The Big Book of Alcoholics Anonymous on page 86 also gives us “going to sleep” suggestions. It states that we are to constructively review our day. It also states that we are not to venture off into morbid reflection. We ask ourselves “were we resentful, selfish, dishonest or afraid?” “Were we kind and loving toward all? What could we have done better?” This is basically a spot check inventory which we learned how to do back in steps 4-5. This may all seem like way too much work but through time and perseverance it just becomes automatic.
Part of the reasoning behind reviewing our day is to keep our side of the street clean. We do not want resentments and fears to pile up into one big mess again. By dealing with these things on a daily basis we are also more likely to remain sober! That in itself seems like a good enough reason to continue on in the step work. As an added bonus we may have a peaceful day with minimal drama. If a situation does arise that we must deal with we will be in a much better frame of mind to deal with it in a rational way.
Another reason to review our day is to see if we stepped on anther’s toes. If so, we plan on making our amends quickly if we have not done so already. The Book also states that we are enabled to match “calamity with serenity.” This was a pretty big deal for me in the beginning of my sobriety as I had a boatload of calamity to deal with. It took a few years before it was all cleaned up. But God gave me the grace to persevere and do what was necessary to stay sober while dealing with adversity. The Book also asks if we were thinking of ourselves most of the day instead of how can I be of service to others. Remember we are to be divorced from selfish and self-seeking motives.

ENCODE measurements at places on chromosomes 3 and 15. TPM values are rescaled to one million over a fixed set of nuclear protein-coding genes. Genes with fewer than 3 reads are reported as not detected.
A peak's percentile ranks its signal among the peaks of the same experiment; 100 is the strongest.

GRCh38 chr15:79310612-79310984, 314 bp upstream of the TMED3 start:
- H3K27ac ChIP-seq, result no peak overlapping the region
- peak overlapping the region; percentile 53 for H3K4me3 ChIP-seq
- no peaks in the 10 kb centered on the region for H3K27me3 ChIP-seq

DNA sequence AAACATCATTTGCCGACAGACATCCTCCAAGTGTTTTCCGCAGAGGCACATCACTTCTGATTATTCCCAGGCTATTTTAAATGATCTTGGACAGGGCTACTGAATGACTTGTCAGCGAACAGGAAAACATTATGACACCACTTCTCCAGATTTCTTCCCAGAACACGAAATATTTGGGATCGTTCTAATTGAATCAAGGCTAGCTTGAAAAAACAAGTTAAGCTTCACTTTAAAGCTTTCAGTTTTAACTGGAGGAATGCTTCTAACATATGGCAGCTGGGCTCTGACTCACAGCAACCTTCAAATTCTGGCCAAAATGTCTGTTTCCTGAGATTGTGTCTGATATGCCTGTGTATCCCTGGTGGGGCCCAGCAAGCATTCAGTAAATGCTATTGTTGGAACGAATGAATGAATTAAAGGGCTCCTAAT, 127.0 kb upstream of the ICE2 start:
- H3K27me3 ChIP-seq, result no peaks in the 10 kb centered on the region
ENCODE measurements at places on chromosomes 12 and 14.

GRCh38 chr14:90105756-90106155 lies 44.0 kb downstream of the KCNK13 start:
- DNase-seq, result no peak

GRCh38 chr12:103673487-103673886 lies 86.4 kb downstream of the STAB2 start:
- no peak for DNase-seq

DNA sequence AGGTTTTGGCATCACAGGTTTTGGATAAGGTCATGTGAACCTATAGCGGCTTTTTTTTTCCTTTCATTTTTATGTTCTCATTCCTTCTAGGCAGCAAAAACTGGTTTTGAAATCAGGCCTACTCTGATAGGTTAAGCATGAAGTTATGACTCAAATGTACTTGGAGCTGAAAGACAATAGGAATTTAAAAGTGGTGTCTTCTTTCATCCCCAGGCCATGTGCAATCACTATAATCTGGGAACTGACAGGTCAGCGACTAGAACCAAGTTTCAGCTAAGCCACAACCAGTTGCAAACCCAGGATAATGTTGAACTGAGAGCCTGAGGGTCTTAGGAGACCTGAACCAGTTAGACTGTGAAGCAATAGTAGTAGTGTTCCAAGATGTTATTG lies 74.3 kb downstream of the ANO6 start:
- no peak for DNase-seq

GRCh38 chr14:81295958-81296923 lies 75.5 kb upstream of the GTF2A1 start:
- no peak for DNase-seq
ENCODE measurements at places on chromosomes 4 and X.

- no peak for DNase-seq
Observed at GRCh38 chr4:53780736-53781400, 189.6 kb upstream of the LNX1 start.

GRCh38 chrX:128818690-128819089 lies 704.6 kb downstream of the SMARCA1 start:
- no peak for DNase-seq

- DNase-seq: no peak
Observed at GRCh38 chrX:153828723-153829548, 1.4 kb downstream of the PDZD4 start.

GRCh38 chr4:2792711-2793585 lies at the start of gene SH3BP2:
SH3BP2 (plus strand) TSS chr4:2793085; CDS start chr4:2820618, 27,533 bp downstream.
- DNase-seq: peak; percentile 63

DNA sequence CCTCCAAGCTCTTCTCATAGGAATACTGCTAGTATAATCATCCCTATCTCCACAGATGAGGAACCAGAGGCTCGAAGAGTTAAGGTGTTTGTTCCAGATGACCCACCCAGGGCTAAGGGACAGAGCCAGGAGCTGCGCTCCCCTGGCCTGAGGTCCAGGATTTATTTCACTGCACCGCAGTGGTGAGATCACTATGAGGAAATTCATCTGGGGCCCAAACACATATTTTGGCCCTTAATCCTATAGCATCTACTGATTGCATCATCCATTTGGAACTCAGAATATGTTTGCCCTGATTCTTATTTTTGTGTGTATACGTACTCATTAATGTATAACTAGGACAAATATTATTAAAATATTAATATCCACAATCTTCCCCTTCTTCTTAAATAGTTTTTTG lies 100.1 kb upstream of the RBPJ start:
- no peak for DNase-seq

And finally, we may ask ourselves what could we have done better? I don’t know about you, but I could always improve my behavior and motives. Motives are very important. They are like the under pinning of our thought processes. I may help you for strictly altruistic reasons. Or I may help you to get my way with you. If I want to stay sober and serene, I must get “my way” out of the way. In the beginning it was all about me. Oh, my goodness! I had such a feeling of self-importance. This turned out to be a major defect of character for me. “I” was just so darned important. As I reflect back on my early years of sobriety, I see how this defect appeared to shrink in time as I applied the program to my life. I am very grateful for this relief from this defect of character.
So that about sums up our “going to bed” instructions. Remember always that more will be revealed. This could include additional suggestions regarding every aspect of the program as the years pile up. And if we diligently work the steps and apply the program to our lives, we will remain sober, happy, joyous and free. Freedom from the bondage of addiction!